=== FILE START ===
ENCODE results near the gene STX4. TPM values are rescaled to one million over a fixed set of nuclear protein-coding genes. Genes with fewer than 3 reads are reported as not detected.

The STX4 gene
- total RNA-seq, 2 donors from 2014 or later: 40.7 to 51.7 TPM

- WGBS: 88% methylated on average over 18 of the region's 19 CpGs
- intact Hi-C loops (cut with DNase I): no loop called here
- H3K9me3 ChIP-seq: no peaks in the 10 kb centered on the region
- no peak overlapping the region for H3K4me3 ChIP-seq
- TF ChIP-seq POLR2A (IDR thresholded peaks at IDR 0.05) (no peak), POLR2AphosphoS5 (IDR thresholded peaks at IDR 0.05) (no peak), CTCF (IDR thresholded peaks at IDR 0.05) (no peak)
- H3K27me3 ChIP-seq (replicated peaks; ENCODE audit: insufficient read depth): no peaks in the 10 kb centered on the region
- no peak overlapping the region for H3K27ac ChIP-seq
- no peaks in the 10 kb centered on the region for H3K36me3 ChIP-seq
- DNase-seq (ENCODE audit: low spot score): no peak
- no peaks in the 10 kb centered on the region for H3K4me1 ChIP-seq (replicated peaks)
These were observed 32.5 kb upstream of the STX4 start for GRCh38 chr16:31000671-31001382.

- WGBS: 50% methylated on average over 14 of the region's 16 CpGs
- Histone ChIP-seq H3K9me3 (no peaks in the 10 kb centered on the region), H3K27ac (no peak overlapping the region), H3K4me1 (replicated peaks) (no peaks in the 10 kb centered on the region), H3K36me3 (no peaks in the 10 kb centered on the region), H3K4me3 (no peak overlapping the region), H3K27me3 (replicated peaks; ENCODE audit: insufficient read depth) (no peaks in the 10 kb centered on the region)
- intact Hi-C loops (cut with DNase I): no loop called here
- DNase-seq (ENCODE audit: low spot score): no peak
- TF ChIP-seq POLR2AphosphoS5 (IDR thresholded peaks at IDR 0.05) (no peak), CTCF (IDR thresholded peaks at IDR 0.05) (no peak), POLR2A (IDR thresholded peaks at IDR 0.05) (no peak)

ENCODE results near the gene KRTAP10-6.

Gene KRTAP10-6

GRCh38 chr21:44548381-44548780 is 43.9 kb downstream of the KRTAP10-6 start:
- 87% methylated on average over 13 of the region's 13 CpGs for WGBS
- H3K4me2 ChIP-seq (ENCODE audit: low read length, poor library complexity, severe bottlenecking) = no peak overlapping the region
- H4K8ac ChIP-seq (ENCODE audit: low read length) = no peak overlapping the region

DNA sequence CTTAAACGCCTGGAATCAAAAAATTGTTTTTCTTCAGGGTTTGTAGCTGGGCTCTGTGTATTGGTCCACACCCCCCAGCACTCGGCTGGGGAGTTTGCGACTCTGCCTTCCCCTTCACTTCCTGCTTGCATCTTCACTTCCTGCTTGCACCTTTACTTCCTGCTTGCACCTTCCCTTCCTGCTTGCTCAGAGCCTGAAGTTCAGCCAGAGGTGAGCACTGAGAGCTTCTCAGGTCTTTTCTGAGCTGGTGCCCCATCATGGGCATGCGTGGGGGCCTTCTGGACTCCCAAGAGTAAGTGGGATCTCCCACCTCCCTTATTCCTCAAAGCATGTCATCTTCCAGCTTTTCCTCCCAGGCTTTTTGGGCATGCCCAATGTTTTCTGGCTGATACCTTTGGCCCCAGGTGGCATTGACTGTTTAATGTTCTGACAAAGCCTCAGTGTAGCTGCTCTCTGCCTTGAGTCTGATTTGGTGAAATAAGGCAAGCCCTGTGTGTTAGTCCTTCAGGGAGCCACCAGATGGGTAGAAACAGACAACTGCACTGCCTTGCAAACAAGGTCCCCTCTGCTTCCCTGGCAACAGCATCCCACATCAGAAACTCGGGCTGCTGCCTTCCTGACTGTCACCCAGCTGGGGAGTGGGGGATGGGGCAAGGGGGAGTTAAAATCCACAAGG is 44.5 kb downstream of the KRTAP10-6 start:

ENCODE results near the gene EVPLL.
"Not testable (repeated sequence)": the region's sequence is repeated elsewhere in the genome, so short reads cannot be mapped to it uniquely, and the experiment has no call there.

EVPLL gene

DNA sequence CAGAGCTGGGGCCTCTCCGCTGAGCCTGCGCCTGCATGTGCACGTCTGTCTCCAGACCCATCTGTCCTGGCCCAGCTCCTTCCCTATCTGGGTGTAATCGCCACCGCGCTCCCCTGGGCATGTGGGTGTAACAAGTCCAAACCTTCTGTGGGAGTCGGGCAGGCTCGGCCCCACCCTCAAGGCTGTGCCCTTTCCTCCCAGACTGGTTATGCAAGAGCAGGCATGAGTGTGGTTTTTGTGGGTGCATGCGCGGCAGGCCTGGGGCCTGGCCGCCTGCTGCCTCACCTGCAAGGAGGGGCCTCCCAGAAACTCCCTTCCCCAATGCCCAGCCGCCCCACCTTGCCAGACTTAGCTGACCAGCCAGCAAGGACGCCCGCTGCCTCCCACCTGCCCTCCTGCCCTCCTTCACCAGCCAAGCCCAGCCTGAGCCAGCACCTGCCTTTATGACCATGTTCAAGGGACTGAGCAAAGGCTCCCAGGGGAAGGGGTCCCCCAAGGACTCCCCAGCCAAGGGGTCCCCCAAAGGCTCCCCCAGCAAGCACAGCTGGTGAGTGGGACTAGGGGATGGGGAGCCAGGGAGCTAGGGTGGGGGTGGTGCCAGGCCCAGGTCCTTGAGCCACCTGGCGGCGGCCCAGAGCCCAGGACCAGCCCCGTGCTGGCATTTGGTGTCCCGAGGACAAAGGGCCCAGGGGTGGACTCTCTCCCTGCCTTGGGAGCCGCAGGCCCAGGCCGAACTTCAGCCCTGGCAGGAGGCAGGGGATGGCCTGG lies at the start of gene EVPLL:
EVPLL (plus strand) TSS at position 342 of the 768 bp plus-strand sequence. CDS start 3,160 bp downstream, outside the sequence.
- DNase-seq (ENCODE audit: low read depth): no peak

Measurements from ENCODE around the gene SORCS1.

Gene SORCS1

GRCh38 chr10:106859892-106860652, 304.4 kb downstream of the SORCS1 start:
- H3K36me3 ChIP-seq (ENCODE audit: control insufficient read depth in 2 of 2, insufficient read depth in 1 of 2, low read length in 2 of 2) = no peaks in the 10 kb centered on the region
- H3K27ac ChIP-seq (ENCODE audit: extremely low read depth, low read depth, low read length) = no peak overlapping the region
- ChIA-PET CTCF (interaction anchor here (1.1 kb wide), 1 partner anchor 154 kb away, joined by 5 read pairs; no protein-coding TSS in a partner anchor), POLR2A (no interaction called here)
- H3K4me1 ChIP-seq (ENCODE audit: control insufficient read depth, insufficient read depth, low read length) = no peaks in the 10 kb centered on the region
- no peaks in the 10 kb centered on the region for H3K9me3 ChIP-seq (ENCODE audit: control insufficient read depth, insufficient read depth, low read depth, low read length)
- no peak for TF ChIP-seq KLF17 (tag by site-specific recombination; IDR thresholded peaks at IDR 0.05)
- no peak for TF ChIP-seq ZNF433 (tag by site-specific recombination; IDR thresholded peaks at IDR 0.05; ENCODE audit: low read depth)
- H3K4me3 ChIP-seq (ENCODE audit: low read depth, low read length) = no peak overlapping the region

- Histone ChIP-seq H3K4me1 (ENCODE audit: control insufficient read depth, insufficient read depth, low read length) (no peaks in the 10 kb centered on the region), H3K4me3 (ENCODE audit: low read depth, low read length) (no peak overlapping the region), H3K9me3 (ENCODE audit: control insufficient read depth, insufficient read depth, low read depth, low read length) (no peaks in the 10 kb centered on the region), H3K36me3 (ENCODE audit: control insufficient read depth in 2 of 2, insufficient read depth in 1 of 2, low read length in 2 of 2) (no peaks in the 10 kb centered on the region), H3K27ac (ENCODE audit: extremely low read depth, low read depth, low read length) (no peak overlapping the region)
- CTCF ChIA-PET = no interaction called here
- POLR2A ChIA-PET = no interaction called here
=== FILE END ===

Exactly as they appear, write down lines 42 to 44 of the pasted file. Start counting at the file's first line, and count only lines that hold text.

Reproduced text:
- no peak for TF ChIP-seq ZNF433 (tag by site-specific recombination; IDR thresholded peaks at IDR 0.05; ENCODE audit: low read depth)
- H3K4me3 ChIP-seq (ENCODE audit: low read depth, low read length) = no peak overlapping the region

- Histone ChIP-seq H3K4me1 (ENCODE audit: control insufficient read depth, insufficient read depth, low read length) (no peaks in the 10 kb centered on the region), H3K4me3 (ENCODE audit: low read depth, low read length) (no peak overlapping the region), H3K9me3 (ENCODE audit: control insufficient read depth, insufficient read depth, low read depth, low read length) (no peaks in the 10 kb centered on the region), H3K36me3 (ENCODE audit: control insufficient read depth in 2 of 2, insufficient read depth in 1 of 2, low read length in 2 of 2) (no peaks in the 10 kb centered on the region), H3K27ac (ENCODE audit: extremely low read depth, low read depth, low read length) (no peak overlapping the region)